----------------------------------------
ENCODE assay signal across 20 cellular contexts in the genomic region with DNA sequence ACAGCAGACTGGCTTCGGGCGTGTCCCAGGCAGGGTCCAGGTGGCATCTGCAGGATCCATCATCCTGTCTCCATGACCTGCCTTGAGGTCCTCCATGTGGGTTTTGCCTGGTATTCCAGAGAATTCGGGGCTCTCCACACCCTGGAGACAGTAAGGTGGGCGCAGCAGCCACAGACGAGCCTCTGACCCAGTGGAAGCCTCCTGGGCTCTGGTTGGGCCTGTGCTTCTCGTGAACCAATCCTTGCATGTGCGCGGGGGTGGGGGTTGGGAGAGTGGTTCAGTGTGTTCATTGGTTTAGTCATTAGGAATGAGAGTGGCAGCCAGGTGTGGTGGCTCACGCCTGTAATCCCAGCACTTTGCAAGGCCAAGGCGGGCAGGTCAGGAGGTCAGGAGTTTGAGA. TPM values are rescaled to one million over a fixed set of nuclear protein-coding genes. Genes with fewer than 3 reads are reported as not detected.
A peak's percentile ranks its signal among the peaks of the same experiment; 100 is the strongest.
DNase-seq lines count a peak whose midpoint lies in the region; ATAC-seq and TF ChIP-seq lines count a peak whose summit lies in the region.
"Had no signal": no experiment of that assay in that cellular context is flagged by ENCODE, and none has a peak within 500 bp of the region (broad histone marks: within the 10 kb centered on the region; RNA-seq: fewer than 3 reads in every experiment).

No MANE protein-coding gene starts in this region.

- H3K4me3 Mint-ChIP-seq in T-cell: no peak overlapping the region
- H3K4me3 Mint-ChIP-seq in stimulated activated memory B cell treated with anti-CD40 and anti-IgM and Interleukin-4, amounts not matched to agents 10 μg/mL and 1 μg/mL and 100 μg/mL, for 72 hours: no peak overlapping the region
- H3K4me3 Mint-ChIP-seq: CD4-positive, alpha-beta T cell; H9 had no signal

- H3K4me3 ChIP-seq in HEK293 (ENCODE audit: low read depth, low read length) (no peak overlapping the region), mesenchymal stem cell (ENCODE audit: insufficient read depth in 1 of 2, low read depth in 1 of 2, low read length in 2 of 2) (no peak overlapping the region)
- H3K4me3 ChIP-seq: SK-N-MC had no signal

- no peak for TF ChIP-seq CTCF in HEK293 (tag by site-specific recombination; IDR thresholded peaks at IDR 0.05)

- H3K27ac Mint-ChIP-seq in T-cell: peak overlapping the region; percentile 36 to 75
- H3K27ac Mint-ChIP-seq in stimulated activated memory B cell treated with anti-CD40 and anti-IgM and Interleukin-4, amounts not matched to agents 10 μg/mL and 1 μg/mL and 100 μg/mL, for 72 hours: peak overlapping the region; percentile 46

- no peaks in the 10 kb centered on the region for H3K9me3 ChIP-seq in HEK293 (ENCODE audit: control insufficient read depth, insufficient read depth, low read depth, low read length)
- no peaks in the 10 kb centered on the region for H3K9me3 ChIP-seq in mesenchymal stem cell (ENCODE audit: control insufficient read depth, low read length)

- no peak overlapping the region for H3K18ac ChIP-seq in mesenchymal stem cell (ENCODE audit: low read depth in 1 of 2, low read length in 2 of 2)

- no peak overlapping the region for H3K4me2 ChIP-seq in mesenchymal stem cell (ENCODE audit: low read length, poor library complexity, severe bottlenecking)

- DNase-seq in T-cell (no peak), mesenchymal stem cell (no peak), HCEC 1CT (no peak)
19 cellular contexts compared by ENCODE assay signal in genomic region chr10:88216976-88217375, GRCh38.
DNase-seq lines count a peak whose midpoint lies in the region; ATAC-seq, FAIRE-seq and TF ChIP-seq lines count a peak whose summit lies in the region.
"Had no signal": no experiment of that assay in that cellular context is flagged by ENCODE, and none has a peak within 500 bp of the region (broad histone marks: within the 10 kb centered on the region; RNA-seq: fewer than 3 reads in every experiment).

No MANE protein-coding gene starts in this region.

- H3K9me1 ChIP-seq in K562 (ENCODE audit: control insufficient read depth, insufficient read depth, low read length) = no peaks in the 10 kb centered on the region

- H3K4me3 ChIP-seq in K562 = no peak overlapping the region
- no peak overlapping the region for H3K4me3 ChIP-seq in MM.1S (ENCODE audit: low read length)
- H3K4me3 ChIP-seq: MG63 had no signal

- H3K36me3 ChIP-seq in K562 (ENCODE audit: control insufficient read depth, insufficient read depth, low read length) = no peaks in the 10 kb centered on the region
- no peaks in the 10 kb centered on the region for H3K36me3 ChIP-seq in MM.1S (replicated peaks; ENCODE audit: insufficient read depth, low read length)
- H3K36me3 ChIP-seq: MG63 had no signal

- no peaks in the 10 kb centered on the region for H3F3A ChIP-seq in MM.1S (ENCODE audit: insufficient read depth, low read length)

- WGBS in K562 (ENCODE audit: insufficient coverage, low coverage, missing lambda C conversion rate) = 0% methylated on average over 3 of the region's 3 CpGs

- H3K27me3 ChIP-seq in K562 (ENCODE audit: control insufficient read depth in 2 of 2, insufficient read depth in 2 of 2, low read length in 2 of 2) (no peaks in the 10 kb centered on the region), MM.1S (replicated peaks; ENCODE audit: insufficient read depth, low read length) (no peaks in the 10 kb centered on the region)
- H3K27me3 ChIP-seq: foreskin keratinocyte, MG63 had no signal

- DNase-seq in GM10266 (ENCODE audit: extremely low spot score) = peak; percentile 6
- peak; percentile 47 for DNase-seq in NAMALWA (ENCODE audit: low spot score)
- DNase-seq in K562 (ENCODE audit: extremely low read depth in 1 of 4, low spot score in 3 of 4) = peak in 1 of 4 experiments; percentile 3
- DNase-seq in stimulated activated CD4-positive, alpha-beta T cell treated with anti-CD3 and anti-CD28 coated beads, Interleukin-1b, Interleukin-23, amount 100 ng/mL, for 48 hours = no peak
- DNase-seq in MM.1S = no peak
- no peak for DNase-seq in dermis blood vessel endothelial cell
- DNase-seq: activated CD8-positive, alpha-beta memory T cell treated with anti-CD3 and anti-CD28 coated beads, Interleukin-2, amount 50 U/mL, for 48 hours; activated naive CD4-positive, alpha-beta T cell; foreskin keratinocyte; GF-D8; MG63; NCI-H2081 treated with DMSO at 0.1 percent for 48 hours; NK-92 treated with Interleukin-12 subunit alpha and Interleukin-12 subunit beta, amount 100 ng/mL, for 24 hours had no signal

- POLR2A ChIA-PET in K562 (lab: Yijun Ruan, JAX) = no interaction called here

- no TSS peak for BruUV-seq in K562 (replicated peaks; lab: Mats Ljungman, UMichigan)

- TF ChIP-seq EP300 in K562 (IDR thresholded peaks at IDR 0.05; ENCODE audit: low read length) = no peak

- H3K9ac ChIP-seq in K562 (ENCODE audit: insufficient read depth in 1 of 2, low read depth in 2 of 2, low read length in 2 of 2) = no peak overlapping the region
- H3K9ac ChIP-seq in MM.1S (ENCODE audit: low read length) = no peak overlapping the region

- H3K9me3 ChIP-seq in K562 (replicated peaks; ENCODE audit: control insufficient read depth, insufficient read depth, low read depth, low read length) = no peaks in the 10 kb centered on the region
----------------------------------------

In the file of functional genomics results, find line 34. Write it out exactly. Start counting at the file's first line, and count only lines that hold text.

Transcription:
- DNase-seq in GM10266 (ENCODE audit: extremely low spot score) = peak; percentile 6